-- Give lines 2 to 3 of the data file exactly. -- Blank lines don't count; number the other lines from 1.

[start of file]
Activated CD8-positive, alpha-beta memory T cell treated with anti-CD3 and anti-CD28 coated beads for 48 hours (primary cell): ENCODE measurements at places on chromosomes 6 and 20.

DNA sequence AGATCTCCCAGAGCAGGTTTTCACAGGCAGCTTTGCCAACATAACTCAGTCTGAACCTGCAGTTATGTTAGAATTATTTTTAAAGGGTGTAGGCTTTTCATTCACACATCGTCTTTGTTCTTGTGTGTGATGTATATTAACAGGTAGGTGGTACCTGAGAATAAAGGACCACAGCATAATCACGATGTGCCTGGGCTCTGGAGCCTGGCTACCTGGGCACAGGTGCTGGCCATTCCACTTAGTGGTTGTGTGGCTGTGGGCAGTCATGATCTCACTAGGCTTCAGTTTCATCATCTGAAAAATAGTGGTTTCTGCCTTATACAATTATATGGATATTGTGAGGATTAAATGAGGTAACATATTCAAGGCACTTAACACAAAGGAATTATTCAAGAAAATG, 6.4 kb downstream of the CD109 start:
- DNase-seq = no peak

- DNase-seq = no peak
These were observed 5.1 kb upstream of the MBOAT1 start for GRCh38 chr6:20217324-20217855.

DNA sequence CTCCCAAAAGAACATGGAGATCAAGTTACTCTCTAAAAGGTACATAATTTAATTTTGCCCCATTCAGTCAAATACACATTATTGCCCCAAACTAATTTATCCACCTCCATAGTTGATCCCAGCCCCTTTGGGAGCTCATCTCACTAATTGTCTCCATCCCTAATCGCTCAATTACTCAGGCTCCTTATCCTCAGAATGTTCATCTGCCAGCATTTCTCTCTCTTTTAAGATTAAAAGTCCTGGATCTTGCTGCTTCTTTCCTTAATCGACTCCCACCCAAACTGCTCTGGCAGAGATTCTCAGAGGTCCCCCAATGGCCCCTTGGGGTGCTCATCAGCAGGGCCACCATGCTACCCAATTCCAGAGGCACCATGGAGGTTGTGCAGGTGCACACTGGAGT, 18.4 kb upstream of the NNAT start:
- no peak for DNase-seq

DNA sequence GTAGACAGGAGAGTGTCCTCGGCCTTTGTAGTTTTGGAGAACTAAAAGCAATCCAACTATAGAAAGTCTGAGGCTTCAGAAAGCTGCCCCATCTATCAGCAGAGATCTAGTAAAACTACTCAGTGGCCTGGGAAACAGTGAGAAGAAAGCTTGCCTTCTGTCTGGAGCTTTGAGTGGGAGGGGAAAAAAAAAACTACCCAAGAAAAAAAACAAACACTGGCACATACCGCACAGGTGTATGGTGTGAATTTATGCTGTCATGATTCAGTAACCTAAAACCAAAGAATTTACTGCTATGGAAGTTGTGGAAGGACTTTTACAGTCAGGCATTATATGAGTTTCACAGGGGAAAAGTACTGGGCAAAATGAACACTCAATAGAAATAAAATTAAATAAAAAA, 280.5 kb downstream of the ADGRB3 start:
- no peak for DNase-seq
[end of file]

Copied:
DNA sequence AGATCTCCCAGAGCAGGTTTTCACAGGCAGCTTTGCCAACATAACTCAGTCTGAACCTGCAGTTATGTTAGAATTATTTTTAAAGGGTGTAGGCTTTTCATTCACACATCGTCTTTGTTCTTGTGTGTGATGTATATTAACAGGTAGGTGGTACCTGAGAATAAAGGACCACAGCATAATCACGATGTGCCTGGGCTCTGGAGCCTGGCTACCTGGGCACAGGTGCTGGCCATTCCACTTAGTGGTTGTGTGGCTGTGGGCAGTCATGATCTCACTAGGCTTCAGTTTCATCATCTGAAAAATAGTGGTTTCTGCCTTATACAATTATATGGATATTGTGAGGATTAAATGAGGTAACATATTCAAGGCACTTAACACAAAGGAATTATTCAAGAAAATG, 6.4 kb downstream of the CD109 start:
- DNase-seq = no peak